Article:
On the first of each month, students at the opening ceremony of Shuyoka have rigid expressions on their faces that are often a reflection of either expectation or uncertainty. Yet at the closing ceremony, not a trace of this uncertainty remains as each student has savored the joy of faith and is about to embark from the Home of the Parent clutching a “spiritual treasure” tightly to their chest. People from all walks of life, from youngsters in their late teens, mothers with young children, to seniors in their 70s and 80s, have spent three months together as classmates. On top of their regular schedule of classes on The Doctrine of Tenrikyo and The Life of Oyasama, Teodori practice, and hinokishin, students have other activities such as a tour of the historical buildings and Oyasama’s birthplace to give them a sense of closeness with Her Divine Model.

Further, in their third month, students participate in a joint musical instruments practice and a practical session on missionary work, along with a rally with representatives from each class giving a presentation of their faith experience. Students who attend the Besseki lectures during Shuyoka then receive the truth of the Sazuke together and join their peers as new Yoboku.

Mrs. Ayako Yabuta (60), a head minister’s spouse who was a counselor at her dormitory for three months, gave her students the opportunity each night to administer the Sazuke to one another. She shares her sentiments as follows: “It is a thankful thing to receive blessings for an illness or trouble during Shuyoka. Yet I feel that it is rather more important to attain ‘a mind that prays for others’ and a steadfast ability to perform the service and administer the Sazuke.”

Rev. Kenji Moriguchi (56), a homeroom instructor during the 797th session, stated: “It is important not just to stop at listening to the troubles of the Shuyoka students. If we encourage them to administer the Sazuke and hold prayer services for the ill people around them, those who at first thought only about seeking salvation for themselves change so that they want to have the people around them be saved.” He added: “When we are shown miraculous blessings such as when someone who was in a wheelchair is able to stand and walk or when a person diagnosed with a grave illness has their condition go into remission, everyone becomes even more spirited.” It appears that the proactive effort to seek the path on one’s own becomes a decisive factor in these occurrences that can only be experienced in Jiba.

A Short History of Shuyoka

April 1941 Shuyoka is newly created after the elimination of the Tenri Seminary Special Course (Bekka) in accordance with a revision of the Tenrikyo Constitution. Classes were originally held in Tenri Middle School.

July 1952 Classes are moved to the former Tenri Women’s School.

January 1953 Shuyoka moved from the jurisdiction of Tenri Seminary and placed under the administration of the Director-in-Chief of Religious Affairs.

April 1954 All Shuyoka students attend the groundbreaking ceremony for the Oyasato-yakata building-complex. Students later participate in the construction of the Oyasato-yakata.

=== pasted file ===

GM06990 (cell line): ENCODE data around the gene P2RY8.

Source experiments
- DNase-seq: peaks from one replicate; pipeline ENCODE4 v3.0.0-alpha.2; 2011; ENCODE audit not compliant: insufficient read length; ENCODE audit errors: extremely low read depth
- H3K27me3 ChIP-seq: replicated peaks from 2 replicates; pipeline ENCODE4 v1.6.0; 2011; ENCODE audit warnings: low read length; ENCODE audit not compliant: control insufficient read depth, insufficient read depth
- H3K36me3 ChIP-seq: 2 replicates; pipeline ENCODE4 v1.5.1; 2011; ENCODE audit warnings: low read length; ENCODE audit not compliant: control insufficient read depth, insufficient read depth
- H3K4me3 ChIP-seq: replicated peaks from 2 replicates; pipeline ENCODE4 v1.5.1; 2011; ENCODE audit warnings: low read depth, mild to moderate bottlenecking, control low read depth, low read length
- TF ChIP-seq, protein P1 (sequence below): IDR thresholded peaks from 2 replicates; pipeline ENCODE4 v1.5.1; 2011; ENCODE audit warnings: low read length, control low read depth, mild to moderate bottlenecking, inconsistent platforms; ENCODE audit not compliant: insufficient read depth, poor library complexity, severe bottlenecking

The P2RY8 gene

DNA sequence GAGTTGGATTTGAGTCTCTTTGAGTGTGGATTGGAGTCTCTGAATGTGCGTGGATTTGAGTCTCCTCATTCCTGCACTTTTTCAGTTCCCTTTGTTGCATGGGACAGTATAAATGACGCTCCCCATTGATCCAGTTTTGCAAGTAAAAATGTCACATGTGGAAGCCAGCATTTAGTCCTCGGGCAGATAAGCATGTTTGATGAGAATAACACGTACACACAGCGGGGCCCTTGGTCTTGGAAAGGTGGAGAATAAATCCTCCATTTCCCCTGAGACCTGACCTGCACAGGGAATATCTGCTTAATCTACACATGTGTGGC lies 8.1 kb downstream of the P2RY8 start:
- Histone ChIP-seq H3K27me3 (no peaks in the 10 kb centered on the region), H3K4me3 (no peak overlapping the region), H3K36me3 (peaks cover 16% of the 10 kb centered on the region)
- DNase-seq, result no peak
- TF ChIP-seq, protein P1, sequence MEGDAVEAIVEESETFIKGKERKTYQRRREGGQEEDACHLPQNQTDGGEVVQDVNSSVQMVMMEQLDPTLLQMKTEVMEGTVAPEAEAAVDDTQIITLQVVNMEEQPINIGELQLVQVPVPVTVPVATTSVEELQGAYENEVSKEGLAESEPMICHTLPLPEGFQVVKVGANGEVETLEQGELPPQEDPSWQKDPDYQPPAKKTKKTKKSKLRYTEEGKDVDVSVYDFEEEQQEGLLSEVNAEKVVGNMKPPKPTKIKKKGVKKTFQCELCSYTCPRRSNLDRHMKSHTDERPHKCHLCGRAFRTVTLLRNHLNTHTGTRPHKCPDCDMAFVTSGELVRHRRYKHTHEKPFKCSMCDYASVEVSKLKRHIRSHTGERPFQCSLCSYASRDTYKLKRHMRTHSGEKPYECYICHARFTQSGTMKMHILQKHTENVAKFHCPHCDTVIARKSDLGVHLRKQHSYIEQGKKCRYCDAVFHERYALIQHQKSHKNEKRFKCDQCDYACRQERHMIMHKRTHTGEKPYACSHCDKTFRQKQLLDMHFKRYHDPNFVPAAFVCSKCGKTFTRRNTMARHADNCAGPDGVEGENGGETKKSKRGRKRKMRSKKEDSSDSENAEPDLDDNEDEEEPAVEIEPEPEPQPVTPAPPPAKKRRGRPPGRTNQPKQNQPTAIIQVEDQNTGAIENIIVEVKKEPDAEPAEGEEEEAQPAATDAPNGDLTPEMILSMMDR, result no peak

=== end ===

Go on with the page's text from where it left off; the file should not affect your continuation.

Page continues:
*A total of 15,877 students complete Shuyoka in 1954, the most in a single year since it was established.

February 1957 Classes are moved to its present location, the Oyasato-yakata East Left Wing 4.

December 1960 The present system of class banners changing from red the first month to yellow the second month and blue the third month is created. (Until then, consecutive sessions used either a red, yellow, or blue banner for the entire three months.)

March 1964 The beginning of Shuyoka students attending the morning service at the Main Sanctuary as part of the daily routine. (Students previously gathered for daily worship at 7:30 A.M.)

May 1967 Musical instruments practice, which was held after school on an elective basis, becomes mandatory for all students.

January 1969 The beginning of reading the Ofudesaki at morning assembly.

May 1969 The beginning of the practical session on missionary work.

August 1969 The first issue of the monthly newsletter Shuyoka geppo is published.

April 1975 The first English class is held (408th session), with 11 students from four countries. An English class has been held every April since then.

January 1978 Wheelchairs and walking canes donated by students who received blessings during Shuyoka begin to be displayed on the third floor of Oyasato-yakata East Left Wing 3.

December 1979 The start of sending “nioigake postcards” to friends and family.

April 1980 The first Chinese language class is held (468th session) with 44 students.

May 1988 The first Thai language class is held (565th session) with 29 students.

September 1991 Korean language class is held (605th session) with 44 students.

September 2004 Indonesian language class is held (761st session) with 9 students.

June 2006 French language class is held (782nd session) with 8 students.

August 2006 Spanish language class is held (784th session) with 8 students.

Share this article:

Comments are closed.